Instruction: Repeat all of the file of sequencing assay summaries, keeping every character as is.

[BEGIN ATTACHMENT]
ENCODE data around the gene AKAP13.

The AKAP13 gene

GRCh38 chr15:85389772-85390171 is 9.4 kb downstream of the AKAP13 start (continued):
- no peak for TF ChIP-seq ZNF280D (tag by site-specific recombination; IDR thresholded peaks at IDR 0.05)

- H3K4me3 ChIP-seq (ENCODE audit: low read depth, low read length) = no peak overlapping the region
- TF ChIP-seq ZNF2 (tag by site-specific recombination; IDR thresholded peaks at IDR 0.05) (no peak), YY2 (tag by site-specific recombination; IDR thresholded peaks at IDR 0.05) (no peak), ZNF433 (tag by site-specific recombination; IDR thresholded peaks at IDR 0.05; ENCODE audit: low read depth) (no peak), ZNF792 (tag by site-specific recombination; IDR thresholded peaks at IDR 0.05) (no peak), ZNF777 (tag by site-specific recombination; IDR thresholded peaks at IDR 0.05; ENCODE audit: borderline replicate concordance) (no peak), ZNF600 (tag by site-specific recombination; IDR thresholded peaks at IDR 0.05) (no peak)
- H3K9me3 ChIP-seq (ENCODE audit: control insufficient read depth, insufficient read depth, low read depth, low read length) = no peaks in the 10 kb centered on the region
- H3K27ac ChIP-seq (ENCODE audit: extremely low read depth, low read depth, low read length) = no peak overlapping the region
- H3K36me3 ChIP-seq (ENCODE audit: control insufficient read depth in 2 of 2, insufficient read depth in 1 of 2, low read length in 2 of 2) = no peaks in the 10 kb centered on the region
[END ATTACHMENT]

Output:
ENCODE data around the gene AKAP13.

The AKAP13 gene

GRCh38 chr15:85389772-85390171 is 9.4 kb downstream of the AKAP13 start (continued):
- no peak for TF ChIP-seq ZNF280D (tag by site-specific recombination; IDR thresholded peaks at IDR 0.05)

- H3K4me3 ChIP-seq (ENCODE audit: low read depth, low read length) = no peak overlapping the region
- TF ChIP-seq ZNF2 (tag by site-specific recombination; IDR thresholded peaks at IDR 0.05) (no peak), YY2 (tag by site-specific recombination; IDR thresholded peaks at IDR 0.05) (no peak), ZNF433 (tag by site-specific recombination; IDR thresholded peaks at IDR 0.05; ENCODE audit: low read depth) (no peak), ZNF792 (tag by site-specific recombination; IDR thresholded peaks at IDR 0.05) (no peak), ZNF777 (tag by site-specific recombination; IDR thresholded peaks at IDR 0.05; ENCODE audit: borderline replicate concordance) (no peak), ZNF600 (tag by site-specific recombination; IDR thresholded peaks at IDR 0.05) (no peak)
- H3K9me3 ChIP-seq (ENCODE audit: control insufficient read depth, insufficient read depth, low read depth, low read length) = no peaks in the 10 kb centered on the region
- H3K27ac ChIP-seq (ENCODE audit: extremely low read depth, low read depth, low read length) = no peak overlapping the region
- H3K36me3 ChIP-seq (ENCODE audit: control insufficient read depth in 2 of 2, insufficient read depth in 1 of 2, low read length in 2 of 2) = no peaks in the 10 kb centered on the region